Time Traveler Tours and Tales

BMLGcover_684x1024 I met Sarah Towle in an on-line class last year.  We were quick to realize that we had interests in common beyond the scope of the class: history, story, travel, and the place where all three meet.  At the time, Sarah was in the process of developing an intriguing form of e-history*:  an interactive travel/story app she called Time Traveler Tours and Tales.

As those of you who hang out here in the Margins** know, I’m a big fan of traveling through history, so I’ve watched the birth of her idea and new company with great interest.  Now that she’s up and running, she took some time to answer questions for fellow history fans.

Pull up a chair and give Sarah a time-traveler’s welcome.

You describe the apps and books you produce at Time Traveler Tours & Tales as as “mash-up” of the American Girl books, “Horrible Histories” and “Where in the World is Carmen Sandiego?” That’s quite a combination. What’s the element that brings them all together?

Story. It all starts with story. That’s the common, and most important, ingredient of each TTT&T mash up. History told through story, and interactive games. Because that’s what history is: a collection of wonderful stories, many still yearning to be told.

What inspired you to take the leap from author/educator to publishing interactive history apps and books?

It was 2010 when a US editor I admire very much – and to whom I was pitching the TTT&T concept for publication – told me that I was 5-10 years ahead of the publishing industry. He said that I could either wait for it to catch up or produce my stories myself. I bridled at the suggestion; self-publishing was then still very much anathema. But he offered me the services of his editorial team, and therefore provided me both validation that my debut story was ready to be launched into the world, as well as legitimacy when it did.

I then hoped that the success of the story, Beware Madame la Guillotine, A Revolutionary Tour of Paris, would land me a multi-story deal with a publisher or, even better, a job bringing my concept to life for a major publisher. As I waited for either of these dreams to come true, authors started pitching me their ideas for historic Tours and Tales. Then a development firm offered to partner up with me to build a publishing engine. Art design, editorial, and marketing professionals started to coalesce around me. Then a curriculum developer came on board. So before I knew it, I had added ‘digital publisher’ to the various hats I now wear on a daily basis.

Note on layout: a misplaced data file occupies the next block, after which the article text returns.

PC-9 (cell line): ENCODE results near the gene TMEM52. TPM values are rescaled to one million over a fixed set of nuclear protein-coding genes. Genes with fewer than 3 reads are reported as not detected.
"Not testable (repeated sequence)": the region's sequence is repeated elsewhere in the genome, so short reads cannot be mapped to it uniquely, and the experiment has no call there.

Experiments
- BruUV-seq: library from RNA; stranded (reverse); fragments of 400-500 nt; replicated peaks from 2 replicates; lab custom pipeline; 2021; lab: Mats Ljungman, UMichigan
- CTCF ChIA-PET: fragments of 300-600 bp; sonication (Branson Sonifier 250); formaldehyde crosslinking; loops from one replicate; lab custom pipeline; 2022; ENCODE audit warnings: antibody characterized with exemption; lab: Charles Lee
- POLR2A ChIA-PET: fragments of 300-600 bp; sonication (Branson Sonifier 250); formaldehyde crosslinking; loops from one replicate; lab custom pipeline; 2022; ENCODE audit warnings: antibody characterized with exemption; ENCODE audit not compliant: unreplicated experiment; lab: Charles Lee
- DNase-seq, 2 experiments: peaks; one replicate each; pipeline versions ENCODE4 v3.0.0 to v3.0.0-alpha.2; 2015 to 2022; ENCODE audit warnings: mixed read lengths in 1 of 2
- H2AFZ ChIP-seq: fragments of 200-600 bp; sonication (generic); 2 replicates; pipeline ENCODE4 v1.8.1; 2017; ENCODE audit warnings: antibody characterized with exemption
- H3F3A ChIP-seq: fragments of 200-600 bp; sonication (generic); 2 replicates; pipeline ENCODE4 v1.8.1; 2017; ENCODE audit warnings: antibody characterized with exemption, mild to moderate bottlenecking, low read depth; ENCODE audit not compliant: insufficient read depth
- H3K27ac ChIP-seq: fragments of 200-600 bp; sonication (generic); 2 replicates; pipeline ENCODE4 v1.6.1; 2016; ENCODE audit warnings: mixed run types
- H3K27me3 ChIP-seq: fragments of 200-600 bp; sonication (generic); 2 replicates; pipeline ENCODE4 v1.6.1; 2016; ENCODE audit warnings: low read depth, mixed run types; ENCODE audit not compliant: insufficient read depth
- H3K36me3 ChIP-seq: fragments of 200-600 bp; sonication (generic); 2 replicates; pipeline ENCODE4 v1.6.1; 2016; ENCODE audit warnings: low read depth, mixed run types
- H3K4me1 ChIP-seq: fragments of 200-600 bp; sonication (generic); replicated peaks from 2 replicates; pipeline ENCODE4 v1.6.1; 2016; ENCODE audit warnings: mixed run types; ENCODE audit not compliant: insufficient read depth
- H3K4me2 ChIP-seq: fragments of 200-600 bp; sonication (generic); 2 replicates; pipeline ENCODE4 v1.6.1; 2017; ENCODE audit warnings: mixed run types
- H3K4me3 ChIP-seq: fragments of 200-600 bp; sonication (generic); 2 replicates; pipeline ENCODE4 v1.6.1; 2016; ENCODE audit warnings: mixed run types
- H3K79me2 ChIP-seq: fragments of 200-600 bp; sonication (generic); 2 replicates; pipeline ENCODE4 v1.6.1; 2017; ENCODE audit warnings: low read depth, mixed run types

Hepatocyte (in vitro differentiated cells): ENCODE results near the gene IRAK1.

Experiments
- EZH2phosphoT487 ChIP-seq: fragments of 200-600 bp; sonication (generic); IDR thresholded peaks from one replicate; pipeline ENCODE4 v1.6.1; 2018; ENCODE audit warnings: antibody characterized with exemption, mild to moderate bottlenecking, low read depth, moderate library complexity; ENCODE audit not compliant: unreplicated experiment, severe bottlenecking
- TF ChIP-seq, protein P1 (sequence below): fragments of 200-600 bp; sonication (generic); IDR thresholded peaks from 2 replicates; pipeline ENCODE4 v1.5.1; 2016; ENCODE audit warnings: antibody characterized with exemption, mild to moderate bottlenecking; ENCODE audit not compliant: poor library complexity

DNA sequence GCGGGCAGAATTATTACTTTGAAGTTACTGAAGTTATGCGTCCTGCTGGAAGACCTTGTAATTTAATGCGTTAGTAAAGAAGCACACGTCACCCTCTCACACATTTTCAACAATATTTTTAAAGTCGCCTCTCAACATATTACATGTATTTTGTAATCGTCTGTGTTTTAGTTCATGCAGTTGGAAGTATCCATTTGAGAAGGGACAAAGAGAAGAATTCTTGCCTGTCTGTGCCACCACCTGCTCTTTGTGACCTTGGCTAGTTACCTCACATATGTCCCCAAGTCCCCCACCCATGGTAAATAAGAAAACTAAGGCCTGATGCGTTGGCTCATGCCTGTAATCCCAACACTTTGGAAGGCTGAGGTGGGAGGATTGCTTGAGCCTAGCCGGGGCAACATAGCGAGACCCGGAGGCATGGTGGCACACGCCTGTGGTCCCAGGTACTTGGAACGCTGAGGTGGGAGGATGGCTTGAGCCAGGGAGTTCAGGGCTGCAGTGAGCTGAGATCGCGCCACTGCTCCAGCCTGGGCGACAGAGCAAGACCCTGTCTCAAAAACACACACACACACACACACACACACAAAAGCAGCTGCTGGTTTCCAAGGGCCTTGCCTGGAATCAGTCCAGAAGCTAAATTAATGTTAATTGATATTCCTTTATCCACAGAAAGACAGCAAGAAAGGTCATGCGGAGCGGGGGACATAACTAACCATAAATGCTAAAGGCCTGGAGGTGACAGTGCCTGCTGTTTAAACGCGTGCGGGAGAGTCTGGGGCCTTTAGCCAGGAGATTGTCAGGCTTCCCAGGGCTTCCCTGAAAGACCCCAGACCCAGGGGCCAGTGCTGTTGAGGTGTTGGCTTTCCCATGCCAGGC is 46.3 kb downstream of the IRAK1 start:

I never imagined myself in this role, but I’m strapped in and thoroughly enjoying the ride!

Your first product is an interactive historical tour of Paris during the French Revolution, told from the viewpoint of Charlotte Corday. How does that work? Do you need to be in Paris to enjoy it?

You don’t. Plenty of teachers and librarians have downloaded the app for use with their students in the classroom. But it does work best as originally conceived: A site-based tour of a seminal moment in history through the lens of one who lived it.

The way it works is that you follow Charlotte through Paris of 1793, during the Reign of Terror, as she explains her motives for stalking, and eventually murdering, Jean-Paul Marat. The Tour begins at the Palais Royal, the birthplace of the Revolution and the place where Charlotte bought her murder weapon. As her story unfolds, you progress from the Palais Royal to the scene of the crime to Charlotte’s prison. Each stop in the walking tour begins a new chapter, which you can read and/or listen to in English or French. Plus, each story segment is enhanced with some sort of interactive game: a hunt for existing historic artifacts that relate to Charlotte’s; a Q&A prompt that extends your higher-level understanding of the Revolution; or a map-reading challenge to advance you to the next location.

Charlotte’s StoryApp Tour is intended for use by family and educational tour groups. It compels them to interact with each other as well as historic Paris in a meaningful way. When I learned that teachers and librarians were using the app in the classroom, and just skipping over the site-based activities, I re-published the story for them as an interactive book. It’s now available for iPad as well as print.
Then, to enhance the classroom experience further, I brought in author/curriculum developer Marcie Colleen to create a curriculum handbook complement to the interactive book. Her work guides teachers and students in recreating the streets of Paris during the Revolution within the classroom walls.

Charlotte Corday is famous for stabbing Jean Paul Marat in his bath. What about her story caught your imagination?